• Connie M September 23, 2015 at 6:29 pm #

      Hi Mary,
      My hepatologist said as long as you are past your post treatment tests with non-detectable, meaning 12 and 24 weeks after treatment and clear. Then you could be very moderate if at all. My gastroenterologist said, alcohol is like throwing gas onto a fire (a liver that is already compromised with damage, so don’t go there).

      Personally give me Ice Tea and I’m a happy camper! Everything we eat, drink, and exposed to goes through our liver, so in my mind, treat it with respect and be healthy.


  3. Suzanne September 23, 2015 at 7:38 pm #

    Hello Mary,

    I am going to agree with Richard because after all you have been through and waiting SO long for medications it is not worth 1 drink. I too have heard that it is like pouring gasoline on a fire. I sometimes think it would be nice to have a glass of wine when we are out for dinner and a little voice in my head says “are you nuts??” I also have Cirrhosis so that would be awful. Please pamper yourself and do something special for Mary when you are cured but drinking no, just my opinion.

    I am praying for you as you approach the finish line. Mark started Harvoni yesterday so a huge praise to God on that one.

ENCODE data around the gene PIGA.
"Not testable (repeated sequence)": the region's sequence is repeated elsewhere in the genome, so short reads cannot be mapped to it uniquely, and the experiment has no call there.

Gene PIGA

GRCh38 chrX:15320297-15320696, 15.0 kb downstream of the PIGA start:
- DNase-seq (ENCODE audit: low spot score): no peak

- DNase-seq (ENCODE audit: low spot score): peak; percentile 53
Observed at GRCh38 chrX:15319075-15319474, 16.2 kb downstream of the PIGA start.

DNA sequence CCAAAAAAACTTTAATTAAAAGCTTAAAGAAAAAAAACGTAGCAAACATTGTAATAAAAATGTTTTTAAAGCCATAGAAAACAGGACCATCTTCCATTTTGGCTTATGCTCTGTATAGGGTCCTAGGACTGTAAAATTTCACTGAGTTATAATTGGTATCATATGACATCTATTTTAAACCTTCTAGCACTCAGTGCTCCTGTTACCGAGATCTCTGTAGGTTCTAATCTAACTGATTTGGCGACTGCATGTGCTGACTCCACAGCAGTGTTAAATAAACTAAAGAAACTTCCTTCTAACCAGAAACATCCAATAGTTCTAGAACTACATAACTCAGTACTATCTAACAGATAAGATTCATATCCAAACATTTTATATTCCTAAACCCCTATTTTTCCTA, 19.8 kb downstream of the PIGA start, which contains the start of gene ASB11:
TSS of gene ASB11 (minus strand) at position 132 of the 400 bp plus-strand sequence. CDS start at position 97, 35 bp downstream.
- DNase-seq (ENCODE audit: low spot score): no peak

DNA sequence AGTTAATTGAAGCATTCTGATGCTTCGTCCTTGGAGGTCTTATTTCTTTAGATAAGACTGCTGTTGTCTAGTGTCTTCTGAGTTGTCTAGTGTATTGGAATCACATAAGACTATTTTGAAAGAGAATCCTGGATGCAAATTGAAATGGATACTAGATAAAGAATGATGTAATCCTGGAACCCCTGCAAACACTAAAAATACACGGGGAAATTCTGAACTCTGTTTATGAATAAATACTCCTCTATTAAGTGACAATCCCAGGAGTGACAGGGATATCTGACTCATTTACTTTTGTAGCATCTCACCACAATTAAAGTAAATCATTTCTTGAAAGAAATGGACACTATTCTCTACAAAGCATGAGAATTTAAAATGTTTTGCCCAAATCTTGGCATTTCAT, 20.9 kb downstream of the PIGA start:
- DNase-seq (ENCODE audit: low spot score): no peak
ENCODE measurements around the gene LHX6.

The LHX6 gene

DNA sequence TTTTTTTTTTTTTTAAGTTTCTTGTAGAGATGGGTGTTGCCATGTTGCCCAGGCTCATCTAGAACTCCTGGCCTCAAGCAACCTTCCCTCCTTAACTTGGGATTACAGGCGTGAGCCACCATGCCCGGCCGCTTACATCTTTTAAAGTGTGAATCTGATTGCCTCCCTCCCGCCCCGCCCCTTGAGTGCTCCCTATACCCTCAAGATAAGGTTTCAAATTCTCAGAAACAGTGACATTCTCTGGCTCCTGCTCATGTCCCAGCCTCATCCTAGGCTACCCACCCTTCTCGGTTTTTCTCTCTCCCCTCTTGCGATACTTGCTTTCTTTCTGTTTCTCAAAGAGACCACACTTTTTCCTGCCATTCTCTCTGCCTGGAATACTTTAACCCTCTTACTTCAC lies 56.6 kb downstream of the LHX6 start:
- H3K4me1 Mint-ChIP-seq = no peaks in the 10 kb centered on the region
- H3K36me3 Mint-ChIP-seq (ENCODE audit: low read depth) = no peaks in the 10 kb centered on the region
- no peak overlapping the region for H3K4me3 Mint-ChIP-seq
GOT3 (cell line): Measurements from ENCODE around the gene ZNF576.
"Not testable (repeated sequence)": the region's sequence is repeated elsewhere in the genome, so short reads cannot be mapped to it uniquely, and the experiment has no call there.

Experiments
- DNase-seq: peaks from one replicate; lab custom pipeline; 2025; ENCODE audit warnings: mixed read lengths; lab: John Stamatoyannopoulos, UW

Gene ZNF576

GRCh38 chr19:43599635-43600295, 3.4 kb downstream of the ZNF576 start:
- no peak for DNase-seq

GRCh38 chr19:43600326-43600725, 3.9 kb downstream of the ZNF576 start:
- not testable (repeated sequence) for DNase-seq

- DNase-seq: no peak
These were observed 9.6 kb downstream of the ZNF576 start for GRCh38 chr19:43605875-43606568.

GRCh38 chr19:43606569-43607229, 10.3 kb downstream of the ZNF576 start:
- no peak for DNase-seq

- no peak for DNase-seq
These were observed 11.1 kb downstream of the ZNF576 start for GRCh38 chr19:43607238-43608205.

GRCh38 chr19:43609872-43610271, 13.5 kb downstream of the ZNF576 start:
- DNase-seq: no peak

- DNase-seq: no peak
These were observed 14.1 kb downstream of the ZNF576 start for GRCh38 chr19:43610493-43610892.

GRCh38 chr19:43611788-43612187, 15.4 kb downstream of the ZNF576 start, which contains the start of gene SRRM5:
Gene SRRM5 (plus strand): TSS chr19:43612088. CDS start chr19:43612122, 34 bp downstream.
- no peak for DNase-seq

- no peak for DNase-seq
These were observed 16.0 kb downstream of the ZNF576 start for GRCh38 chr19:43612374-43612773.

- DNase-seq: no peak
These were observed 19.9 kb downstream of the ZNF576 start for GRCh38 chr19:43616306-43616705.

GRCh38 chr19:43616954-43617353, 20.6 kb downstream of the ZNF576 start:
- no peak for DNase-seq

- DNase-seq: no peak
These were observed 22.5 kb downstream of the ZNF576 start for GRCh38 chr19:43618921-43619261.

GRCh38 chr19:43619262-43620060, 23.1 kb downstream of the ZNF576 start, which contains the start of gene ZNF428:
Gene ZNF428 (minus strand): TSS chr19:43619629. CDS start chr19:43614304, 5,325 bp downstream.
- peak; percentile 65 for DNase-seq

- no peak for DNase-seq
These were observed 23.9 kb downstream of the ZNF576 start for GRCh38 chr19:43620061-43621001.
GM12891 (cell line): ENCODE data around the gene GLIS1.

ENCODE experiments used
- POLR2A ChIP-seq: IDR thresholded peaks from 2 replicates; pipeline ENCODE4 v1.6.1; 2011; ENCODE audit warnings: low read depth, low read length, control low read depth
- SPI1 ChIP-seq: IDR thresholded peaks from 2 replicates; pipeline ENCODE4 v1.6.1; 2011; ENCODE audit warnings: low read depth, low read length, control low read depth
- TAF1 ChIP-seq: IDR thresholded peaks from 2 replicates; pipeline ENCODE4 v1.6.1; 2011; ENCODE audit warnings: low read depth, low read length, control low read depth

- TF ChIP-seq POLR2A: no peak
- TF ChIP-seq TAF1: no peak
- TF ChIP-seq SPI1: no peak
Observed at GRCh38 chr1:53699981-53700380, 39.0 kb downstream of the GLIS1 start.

God Bless you,


    • Cathy October 11, 2017 at 4:49 am #

      I was told I could drink occasionally but not often and it would be better if I didn’t drink at all. My Dr. Said…it’s like pouring gasoline on an already lit fire…..thatvwas enough for me. I don’t drink at all, but I never drank before Hep C either, so I’m not missing anything….Cathy

      • Richard s. October 11, 2017 at 11:55 am #

        Cathy, you are 100% correct. You are missing nothing. Alcohol is poison for someone with liver disease. God Bless, Richard.

      • Connie M October 11, 2017 at 2:56 pm #

        Hi Cathy,
        You are correct my friend. It’s just like throwing gasoline on a fire and so NOT worth it.
        So glad you’re taking this important step.

        Blessings my friend,

  4. richard s. September 23, 2015 at 8:26 pm #